The mixed maturity oils west of Nemaha uplift appear to be largely sourced from the Woodford Shale. This observation is supported by the overall biomarkers distribution and ratios shown in Table 3 (Figure 9). However, biomarkers only capture the contribution of low to peak oil maturity hydrocarbons; therefore, the cracked hydrocarbon contribution could have been derived from different source in these oil samples. The cracked hydrocarbon input to west of Nemaha uplift oils remains to be investigated. Particularly, at high-thermal maturity, stage biomarkers are not stable; therefore, the cracked hydrocarbons would not contain any biomarkers to infer their source rock. Hence, using compound-specific isotope analysis of diamondoid (CSIA-D) could provide further insight into the source of the cracked hydrocarbons in oils west of the Nemaha uplift (Moldowan et al., 2015).

Implications to Hydrocarbon Charge History

A long-distance oil migration model out of the Anadarko Basin has been proposed on the basis of light hydrocarbons (Burruss and Hatch, 1989). Moreover, the decrease in toluene of C7 hydrocarbons away from the Anadarko Basin has been attributed to long-distance oil migration (Burruss and Hatch, 1989). Similarly, our data support the long-distance migration hypothesis. However, diamondoids and biomarkers in samples from the Anadarko shelf suggest a more complex hydrocarbon charge history. The latter we hypothesize is due to episodic hydrocarbon charge, which includes an early maturity hydrocarbon charge followed by a later and more mature charge expelled as the Anadarko Basin continued to subside. Additionally, the long migration is supported by %VRo maps, which suggests that the Woodford is immature to generate hydrocarbons within the Anadarko shelf at Woods and Alfalfa counties (Cardott, 1989). Unlike the long-distance component to the migration system that charged the Mississippian of the Anadarko shelf, oil samples from Payne and Logan counties east of the Nemaha uplift appear to result from a relatively isolated charge system with short migration distances. This relatively closed system was dominated by in situ generation under much lower thermal stress as indicated by low diamondoid concentrations and low heptane and isoheptane ratios together with measured values of vitrinite and solid bitumen reflectance (Table 2).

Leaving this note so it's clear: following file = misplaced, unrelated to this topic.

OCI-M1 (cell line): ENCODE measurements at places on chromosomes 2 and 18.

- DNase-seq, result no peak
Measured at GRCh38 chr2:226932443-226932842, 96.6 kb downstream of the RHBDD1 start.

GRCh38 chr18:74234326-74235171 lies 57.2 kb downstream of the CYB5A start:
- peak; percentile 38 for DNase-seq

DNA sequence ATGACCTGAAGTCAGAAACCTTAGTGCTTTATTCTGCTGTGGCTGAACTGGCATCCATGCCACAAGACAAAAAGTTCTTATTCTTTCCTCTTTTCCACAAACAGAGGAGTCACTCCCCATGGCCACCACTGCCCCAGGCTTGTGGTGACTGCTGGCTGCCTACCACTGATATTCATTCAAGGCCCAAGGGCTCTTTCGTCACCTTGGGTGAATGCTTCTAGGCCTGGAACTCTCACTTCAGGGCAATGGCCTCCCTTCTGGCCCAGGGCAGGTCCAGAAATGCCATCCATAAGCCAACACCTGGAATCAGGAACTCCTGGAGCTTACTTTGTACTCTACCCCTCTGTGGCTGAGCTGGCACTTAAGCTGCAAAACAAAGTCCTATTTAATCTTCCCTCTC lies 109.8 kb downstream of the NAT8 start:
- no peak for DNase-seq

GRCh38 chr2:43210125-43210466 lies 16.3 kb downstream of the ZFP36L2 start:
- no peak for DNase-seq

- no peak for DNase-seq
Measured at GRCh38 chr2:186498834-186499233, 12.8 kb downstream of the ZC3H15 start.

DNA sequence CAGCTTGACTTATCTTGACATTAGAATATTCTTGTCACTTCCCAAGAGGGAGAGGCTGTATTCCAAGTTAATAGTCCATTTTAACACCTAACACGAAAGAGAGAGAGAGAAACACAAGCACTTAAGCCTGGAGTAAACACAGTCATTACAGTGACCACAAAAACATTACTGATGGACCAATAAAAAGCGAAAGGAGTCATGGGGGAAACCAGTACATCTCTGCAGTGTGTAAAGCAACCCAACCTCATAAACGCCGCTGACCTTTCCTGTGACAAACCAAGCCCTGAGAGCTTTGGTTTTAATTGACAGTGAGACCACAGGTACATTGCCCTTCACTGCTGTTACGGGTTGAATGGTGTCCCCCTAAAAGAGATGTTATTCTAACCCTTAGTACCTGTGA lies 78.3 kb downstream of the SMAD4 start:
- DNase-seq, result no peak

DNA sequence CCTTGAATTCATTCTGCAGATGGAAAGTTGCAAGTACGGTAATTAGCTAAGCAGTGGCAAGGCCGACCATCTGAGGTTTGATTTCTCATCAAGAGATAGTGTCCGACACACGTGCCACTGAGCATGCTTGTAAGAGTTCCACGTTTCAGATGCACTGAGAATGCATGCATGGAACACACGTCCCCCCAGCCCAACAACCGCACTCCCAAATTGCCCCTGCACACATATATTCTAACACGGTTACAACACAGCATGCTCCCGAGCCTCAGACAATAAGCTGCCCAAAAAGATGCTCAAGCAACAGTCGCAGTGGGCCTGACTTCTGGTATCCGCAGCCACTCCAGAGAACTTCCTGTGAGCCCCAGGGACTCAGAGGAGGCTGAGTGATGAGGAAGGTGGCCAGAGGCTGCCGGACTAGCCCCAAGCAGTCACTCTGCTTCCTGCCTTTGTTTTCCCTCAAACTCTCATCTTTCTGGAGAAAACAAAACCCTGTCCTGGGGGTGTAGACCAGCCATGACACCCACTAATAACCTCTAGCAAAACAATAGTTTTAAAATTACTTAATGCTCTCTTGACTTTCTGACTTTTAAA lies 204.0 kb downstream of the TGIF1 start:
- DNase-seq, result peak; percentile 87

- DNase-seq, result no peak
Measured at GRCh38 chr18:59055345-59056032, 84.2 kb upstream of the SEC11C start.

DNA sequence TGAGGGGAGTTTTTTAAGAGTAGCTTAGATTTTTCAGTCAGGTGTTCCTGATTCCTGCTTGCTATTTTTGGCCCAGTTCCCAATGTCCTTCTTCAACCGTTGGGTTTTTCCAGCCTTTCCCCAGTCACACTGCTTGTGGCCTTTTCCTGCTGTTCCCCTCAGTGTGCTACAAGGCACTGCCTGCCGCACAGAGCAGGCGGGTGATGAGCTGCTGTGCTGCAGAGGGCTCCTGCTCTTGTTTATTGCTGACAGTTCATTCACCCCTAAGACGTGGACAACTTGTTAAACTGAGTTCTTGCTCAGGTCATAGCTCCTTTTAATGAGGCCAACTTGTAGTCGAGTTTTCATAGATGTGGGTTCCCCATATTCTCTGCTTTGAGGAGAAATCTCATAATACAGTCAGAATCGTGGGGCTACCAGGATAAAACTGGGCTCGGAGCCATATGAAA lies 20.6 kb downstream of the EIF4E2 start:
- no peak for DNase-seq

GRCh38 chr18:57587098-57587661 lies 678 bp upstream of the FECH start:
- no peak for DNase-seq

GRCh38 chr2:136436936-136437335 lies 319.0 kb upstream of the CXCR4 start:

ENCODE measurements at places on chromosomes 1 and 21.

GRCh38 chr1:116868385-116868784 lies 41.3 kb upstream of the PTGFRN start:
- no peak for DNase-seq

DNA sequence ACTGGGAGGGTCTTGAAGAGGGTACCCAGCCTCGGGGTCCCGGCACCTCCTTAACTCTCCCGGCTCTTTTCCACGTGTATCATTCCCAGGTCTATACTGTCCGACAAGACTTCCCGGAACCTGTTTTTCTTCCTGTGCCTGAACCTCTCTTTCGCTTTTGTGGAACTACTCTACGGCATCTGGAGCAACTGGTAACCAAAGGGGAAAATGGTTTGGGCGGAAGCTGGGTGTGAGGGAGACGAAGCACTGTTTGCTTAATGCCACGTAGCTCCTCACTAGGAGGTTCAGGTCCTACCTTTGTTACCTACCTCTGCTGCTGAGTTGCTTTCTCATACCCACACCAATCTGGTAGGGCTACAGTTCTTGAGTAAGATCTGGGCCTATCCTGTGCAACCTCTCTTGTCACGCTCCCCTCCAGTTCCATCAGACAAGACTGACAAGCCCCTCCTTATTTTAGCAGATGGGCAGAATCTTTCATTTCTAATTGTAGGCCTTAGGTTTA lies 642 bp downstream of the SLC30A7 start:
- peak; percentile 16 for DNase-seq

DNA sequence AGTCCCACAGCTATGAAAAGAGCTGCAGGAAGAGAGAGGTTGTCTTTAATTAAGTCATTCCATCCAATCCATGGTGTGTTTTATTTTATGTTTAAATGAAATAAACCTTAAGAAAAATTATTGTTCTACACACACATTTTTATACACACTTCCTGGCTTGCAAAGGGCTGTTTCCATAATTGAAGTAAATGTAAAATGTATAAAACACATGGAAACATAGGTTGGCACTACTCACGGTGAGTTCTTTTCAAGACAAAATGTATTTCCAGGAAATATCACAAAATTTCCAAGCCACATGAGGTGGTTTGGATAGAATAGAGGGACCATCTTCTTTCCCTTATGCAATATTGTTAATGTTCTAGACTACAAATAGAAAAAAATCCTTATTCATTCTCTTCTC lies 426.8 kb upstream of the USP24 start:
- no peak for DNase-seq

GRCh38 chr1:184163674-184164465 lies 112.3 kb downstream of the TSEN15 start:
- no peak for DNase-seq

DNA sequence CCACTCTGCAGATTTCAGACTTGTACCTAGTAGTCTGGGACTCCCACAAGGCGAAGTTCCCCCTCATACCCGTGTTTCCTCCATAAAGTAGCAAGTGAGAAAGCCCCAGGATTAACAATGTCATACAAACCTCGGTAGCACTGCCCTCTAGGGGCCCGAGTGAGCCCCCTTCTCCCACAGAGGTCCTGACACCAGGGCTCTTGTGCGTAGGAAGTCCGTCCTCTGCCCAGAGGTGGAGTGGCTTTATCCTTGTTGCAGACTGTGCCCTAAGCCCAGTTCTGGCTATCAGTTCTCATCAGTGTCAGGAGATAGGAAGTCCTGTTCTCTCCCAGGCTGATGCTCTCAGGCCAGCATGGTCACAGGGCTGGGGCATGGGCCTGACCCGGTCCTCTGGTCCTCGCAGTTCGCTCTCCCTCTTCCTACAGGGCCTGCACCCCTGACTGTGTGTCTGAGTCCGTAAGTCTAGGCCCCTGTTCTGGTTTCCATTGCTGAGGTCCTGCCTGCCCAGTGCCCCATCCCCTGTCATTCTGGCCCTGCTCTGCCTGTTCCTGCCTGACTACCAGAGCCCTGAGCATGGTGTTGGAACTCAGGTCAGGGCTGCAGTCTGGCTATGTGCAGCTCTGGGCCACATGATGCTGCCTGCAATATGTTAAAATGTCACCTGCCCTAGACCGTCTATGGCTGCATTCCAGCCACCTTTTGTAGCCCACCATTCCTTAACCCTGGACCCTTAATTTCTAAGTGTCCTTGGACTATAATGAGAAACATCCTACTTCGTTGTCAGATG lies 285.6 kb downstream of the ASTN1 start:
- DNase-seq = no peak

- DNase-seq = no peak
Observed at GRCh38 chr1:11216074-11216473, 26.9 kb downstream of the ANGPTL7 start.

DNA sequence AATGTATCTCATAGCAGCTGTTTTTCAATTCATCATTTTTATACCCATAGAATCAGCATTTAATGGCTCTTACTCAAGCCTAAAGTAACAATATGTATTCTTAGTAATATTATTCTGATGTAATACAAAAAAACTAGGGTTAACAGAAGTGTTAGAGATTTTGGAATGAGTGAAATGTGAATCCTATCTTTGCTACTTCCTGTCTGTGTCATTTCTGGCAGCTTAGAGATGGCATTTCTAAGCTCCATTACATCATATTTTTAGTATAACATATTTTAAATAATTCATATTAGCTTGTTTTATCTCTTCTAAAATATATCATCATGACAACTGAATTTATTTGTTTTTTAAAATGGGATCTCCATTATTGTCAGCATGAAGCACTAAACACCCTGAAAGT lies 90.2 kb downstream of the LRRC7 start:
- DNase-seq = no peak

The Nemaha uplift is a Late Mississippian or Early Pennsylvanian paleostructural feature extending from southeastern Nebraska to central Oklahoma. This structurally high feature separates the Cherokee platform in northeastern Oklahoma from the Anadarko Basin and shelf (Dolton and Finn, 1989). The Mississippian section is absent or thin along the Nemaha uplift (Figure 14), thereby restricting its usefulness as a carrier bed for oil migrating northward from the Anadarko Basin. In this tectonic context, occurrence of oil within north–central Oklahoma (i.e., Payne and Logan counties) is likely to be of localized origin with very minimal if any contribution from the Anadarko Basin. Localization is further enhanced by facies change within the Mississippian section from clean carbonate to the north to argillaceous mudrocks to the south (Figure 14), which provided a low-permeability barrier between the Cherokee platform and Arkoma Basin (Andrews, 2007). This interpretation is supported by the low maturity of recovered fluids and rock samples from the Cherokee platform. Any contribution from deeper basins (i.e., Anadarko and Arkoma) would have generated a high-maturity signature with high concentrations of diamondoids. Additionally, because of low permeability in the Woodford Shale, it seems reasonable to expect the oil in the Woodford Shale east of the Nemaha uplift (i.e., Payne and Logan counties) to be generated locally and not the result of long-distance migration.

Figure 14.

Map of Oklahoma showing the absence of Mississippian section in central Oklahoma that resulted from erosion during the Carboniferous, as well as the distribution of the Caney Shale. We propose that erosion of Mississippian carbonate carrier beds along the Nemaha uplift impeded migration of more mature cracked oil from the Anadarko Basin to the Cherokee platform. Likewise, the low-permeability facies of the Caney Shale impeded migration of mature and cracked oil from the Arkoma Basin to the Cherokee platform.

Figure 14.

Map of Oklahoma showing the absence of Mississippian section in central Oklahoma that resulted from erosion during the Carboniferous, as well as the distribution of the Caney Shale. We propose that erosion of Mississippian carbonate carrier beds along the Nemaha uplift impeded migration of more mature cracked oil from the Anadarko Basin to the Cherokee platform. Likewise, the low-permeability facies of the Caney Shale impeded migration of mature and cracked oil from the Arkoma Basin to the Cherokee platform.

CONCLUSIONS

The Devonian–Mississippian Woodford Shale and Lower Mississippian carbonates are important sources of hydrocarbons within north–central Oklahoma. Pyrolysis and reflected light microscopy suggest that, in addition to the well-known potential of the Woodford Shale, organic-rich Lower Mississippian carbonates exhibit good to fair generation potential and have reached the early oil window. Furthermore, hydrocarbon contribution from Lower Mississippian carbonates was revealed by the similar molecular characteristics that Mississippian rock extracts share with some produced oils. The diagnostic biomarker of Lower Mississippian-source rocks is the presence of extended tricyclic terpane homologs up to C35. Such variations in fingerprints we believe reflect both organic matter type and depositional setting.